In the same election, six years before Citizens United, groups such as Americans Coming Together and raised and spent large sums on election-related activities. Major advocacy organizations like the Sierra Club, League of Conservation Voters, NAACP, and League of Conservation Voters likewise spent significant sums through their 501(c)(4) affiliates, all prior to Citizens United. Trade associations organized under Section 501(c)(6) of the I.R.C. were major players as well in the years before Citizens United. These included the U.S. Chamber of Commerce and newer associations like Americans for Job Security.

This rising tide of unregulated outside group spending, rather than the Supreme Court’s tweaking of contribution limits for regulated funds, is the dominant drama in our campaign finance system. Viewed against the backdrop of the political parties’ collapse due to McCain-Feingold, McCutcheon looks like a ripple on the campaign finance pond, not a tsunami.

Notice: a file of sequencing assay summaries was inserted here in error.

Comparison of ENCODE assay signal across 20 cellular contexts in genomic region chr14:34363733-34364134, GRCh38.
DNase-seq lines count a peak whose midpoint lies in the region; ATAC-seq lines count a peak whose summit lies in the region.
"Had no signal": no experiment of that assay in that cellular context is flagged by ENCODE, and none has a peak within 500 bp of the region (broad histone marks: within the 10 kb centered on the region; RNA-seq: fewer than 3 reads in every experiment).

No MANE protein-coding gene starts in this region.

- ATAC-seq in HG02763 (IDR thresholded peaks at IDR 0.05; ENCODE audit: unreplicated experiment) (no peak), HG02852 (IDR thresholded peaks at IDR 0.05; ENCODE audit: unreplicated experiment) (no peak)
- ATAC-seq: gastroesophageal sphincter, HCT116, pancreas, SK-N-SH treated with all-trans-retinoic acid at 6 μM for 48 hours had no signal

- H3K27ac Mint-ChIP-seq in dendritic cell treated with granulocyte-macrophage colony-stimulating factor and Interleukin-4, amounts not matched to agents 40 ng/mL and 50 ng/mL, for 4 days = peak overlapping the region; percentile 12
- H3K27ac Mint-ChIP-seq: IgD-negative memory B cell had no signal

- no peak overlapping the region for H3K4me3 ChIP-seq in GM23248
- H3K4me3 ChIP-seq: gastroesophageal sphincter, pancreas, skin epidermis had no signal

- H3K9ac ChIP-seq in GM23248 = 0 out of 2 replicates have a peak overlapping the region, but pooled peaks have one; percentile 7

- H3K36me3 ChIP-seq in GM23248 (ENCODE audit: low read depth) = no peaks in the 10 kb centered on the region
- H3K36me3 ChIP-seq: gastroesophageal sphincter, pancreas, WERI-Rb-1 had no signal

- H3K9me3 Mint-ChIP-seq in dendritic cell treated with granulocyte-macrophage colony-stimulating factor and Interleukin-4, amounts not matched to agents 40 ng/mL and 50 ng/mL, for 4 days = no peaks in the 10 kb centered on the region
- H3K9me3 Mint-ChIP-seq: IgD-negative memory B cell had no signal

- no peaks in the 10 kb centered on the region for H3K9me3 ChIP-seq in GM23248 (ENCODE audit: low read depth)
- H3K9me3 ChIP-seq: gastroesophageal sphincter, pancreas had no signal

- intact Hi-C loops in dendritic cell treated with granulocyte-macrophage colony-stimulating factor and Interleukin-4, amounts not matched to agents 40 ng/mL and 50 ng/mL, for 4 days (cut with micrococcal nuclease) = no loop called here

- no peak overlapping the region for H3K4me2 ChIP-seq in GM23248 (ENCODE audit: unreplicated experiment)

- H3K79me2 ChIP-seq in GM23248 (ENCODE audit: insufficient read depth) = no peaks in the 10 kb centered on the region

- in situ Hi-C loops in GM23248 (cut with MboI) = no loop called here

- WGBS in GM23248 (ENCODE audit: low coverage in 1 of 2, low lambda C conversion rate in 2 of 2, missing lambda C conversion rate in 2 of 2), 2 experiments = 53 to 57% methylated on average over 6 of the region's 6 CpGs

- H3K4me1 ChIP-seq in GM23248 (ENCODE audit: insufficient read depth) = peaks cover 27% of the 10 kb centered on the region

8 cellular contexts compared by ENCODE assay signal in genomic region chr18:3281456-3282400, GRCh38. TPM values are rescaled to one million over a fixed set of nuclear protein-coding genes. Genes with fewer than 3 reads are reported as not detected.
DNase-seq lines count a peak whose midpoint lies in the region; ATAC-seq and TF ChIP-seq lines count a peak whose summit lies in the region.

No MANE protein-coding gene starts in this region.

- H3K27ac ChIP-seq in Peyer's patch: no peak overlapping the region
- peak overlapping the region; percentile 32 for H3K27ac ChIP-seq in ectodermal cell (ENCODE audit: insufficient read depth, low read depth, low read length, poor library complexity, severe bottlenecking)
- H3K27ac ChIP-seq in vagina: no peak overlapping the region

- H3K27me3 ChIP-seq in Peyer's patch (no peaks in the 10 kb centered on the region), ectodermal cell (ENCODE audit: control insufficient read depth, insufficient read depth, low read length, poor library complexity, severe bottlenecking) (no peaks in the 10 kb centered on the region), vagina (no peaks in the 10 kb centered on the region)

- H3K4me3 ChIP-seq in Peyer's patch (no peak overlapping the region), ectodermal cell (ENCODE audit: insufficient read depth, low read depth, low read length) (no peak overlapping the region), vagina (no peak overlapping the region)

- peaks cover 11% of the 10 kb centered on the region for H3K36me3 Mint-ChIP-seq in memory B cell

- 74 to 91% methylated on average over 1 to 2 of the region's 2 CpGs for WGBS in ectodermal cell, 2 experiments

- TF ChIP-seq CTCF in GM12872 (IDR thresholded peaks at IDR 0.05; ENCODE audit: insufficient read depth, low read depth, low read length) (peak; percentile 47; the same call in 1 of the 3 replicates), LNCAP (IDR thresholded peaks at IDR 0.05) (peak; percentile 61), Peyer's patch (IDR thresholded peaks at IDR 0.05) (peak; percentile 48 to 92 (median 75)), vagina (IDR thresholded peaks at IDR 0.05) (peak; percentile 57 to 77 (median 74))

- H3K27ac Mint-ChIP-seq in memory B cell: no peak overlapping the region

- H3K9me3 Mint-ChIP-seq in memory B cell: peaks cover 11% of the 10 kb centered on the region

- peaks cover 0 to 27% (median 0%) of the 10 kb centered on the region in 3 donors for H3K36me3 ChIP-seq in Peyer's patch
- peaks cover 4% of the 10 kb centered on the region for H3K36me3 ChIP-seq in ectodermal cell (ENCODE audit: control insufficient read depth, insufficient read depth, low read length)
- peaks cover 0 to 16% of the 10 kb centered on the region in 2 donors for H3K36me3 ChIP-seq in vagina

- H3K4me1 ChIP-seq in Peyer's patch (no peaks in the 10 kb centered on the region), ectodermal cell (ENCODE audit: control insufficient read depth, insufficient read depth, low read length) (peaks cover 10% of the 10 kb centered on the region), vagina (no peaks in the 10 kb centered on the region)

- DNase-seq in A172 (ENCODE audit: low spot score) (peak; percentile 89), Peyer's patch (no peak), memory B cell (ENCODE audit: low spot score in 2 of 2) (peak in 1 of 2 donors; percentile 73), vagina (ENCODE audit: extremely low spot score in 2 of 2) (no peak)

* Robert K. Kelner chairs the Election and Political Law practice at Covington & Burling in Washington, D.C.

1. 134 S. Ct. 1434 (2014).

2. “Leadership PACs” are political action committees associated with particular members of Congress. The first leadership PACs were formed by members of the congressional leadership. Thus their name. But in recent years, even freshmen members of Congress have formed leadership PACs. Hundreds of them have been formed, and in some cases they live on even after a member leaves Congress. The practical effect is that a donor can give directly to a member of Congress’s campaign committee and then bolster support for the member with a contribution to his or her leadership PAC. The member can use these funds for a wide range of purposes, though leadership PAC funds generally cannot be used to cover the member’s own campaign expenses.